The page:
Foundries have a variety of methods for distributing sand throughout a plant or operations, commonly using belts, air slides, elevators, and pneumatic transporters. Pneumatic transporters tend to be the most popular due to their flexibility, reliability and dust containment characteristics.
Belt conveyors, air slides, and elevators are used frequently to distribute the sand but pneumatic transporters are probably the most widely adopted method for moving sand around the foundry. Pneumatic transporters are practical because of their simplicity and flexibility; however, because of their operating characteristics certain design and operating details should be followed to achieve a reliable system with minimum cost of operation.
Dilute- and dense-phase conveying
Pneumatic sand-transporting systems generally fall either into two types, dilute-phase conveying or dense-phase conveying.
• Dilute phase conveying is mostly used for powdery materials such as iron oxide and bentonite. It operates by vacuum or low-pressure air, with high velocities (4,000 FPM and higher.)
• Dense-phase conveying works by medium to higher pressure air and lower velocities (2,800-4,000 FPM.) For sand, which can become very abrasive at higher velocities, special low-velocity systems (400- 1,500 FPM) can be designed, and these should be used exclusively.
Ahead of making a choice, one must establish important system definitions. These are:
– Sand type and particle size AFS number.
– Bulk density (pounds per cubic foot.)
– Moisture content.
– Dust and foreign matter content.
– Flowability / free flowing.
– The required capacity (tons/hour.)
– The location of the transporter blow tank; number and location of receiving bins (and if high level probes are to be present); location of dust collection (if present); compressed-air location and the shortest distance of horizontal and vertical connecting pipe sections.
– The length of pipe run (ft.)
– Identify individual pipe sections for horizontal and vertical pipe sections – H1, H2, H3, etc.; V1, V2, V3 etc. – where each straight pipe section is identified separately, such as H1 being the first horizontal section from the transporter discharge flange, and H2 the next horizontal section, normally some elevation above H1. Similarly, V1 is identified as the first vertical section, etc.
– The total number of pipe bends, all with a long centerline radius of 40 inches: 90° bends, 60° bends, 45° bends, 30° bends.
– For standard design, a pipe run of the shortest practical distance between the transporter blow tank and the receiving point(s), using the standard degree bends noted here is ideal and best practice.
Then, the developed length of the pipe run for the system is calculated by adding all horizontal and vertical sections and pipe bends, and assigning resistance to the system configuration. The final developed length of the pipe run can be used to arrive at the capacity of the system, based on the pipe diameter.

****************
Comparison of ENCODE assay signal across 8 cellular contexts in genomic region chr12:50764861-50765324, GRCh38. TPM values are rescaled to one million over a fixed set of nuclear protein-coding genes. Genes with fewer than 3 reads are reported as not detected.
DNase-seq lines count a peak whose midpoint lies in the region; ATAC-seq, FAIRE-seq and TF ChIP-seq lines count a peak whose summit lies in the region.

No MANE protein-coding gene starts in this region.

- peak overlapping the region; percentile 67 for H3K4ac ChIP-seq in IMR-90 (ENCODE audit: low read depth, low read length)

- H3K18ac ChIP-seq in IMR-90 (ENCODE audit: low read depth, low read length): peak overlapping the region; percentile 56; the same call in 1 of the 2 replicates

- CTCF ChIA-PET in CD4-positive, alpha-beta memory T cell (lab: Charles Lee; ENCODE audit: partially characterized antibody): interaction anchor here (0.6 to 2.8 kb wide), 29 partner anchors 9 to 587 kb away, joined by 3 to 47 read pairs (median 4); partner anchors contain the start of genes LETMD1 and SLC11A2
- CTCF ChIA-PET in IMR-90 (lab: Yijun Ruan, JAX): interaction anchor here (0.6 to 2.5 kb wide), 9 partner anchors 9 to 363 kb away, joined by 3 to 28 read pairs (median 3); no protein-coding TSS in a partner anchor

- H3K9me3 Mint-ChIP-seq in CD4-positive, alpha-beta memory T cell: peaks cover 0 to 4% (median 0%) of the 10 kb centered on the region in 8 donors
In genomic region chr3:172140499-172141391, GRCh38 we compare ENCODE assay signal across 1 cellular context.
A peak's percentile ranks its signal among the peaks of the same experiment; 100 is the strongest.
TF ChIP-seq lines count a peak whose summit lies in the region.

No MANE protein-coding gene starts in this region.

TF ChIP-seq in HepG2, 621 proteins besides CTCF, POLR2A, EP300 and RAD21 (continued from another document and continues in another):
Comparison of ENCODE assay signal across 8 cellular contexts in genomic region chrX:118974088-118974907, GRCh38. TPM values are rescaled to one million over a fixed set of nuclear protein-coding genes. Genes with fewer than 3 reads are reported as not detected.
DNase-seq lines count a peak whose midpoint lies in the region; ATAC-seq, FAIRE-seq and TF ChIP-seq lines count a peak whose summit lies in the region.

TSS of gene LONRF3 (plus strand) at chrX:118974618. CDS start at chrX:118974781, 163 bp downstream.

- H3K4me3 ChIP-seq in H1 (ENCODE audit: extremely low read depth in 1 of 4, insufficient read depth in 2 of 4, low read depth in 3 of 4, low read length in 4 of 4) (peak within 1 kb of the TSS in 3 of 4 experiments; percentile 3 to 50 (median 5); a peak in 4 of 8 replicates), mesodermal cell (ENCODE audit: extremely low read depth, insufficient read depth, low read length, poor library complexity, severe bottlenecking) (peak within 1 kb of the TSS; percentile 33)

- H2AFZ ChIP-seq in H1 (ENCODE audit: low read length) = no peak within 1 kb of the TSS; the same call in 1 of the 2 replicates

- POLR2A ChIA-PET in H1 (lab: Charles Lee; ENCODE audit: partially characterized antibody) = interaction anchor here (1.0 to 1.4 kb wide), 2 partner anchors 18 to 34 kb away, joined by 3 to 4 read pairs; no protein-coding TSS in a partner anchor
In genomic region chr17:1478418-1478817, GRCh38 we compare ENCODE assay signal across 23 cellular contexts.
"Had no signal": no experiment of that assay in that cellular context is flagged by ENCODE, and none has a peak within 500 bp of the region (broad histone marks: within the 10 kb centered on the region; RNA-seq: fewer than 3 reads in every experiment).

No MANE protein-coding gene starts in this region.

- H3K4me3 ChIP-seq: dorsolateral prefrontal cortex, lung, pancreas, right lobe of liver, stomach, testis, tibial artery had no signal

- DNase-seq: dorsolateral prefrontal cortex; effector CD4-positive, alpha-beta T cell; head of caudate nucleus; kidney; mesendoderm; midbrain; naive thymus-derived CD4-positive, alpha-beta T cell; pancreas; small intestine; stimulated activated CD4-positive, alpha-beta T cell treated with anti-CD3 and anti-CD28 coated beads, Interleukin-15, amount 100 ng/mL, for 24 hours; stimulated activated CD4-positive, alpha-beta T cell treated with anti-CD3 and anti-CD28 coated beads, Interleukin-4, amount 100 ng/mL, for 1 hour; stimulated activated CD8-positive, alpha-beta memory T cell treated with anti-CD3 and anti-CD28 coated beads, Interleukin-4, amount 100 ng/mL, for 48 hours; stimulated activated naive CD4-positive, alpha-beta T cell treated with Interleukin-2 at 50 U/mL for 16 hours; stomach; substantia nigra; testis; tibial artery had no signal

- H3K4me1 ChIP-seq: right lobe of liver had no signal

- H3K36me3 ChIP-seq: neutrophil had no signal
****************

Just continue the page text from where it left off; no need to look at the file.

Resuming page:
Compressed-air sand conveyance
To overcome the problems of abrasion when conveying sand pneumatically it has been common practice to use large, compressed-air conveyance systems like those commonly found in dense-phase conveying. Blow tanks for these dense-phase systems normally are increased in size to match the required tonnage rates.
All of these large vessel dilute-phase transporter systems, however, have a relatively large number of components that are subject to wear. Also, to reduce cycling frequency of affected components and increase their life expectancy, the largest blow tank for a given capacity is normally specified with an average fill time of 90 seconds or more.
To reduce operating costs of pneumatic transporters, smaller blow tanks with faster fill times (14 seconds or less) have been found to be less expensive to build and require less floor space. When all of the small efficiencies are incorporated into the PlugFlo method, they favor lower compressed-air consumption (of up to 45%) and use of more cost-effective, Schedule 40 pipe.
To eliminate pipe movement during operations, use solidly anchored pipe supports. Pipe and bend connections should use special-bolted flanged arrangements, eliminating any gaps between pipe ends and never use butt-welded, pipe-to-pipe connections.
After installation, the pipe run must be pressure-tested to verify that there are no leaks.
Only trained professionals should manage installation and startup. Adjustments to the air volume and pressure, if required, should be made with a clear understanding of the possible results and capacity of the system. Incorrectly changing of these settings on dense-phase systems can turn the system into a dilute-phase process – in which all advantages discussed here are lost.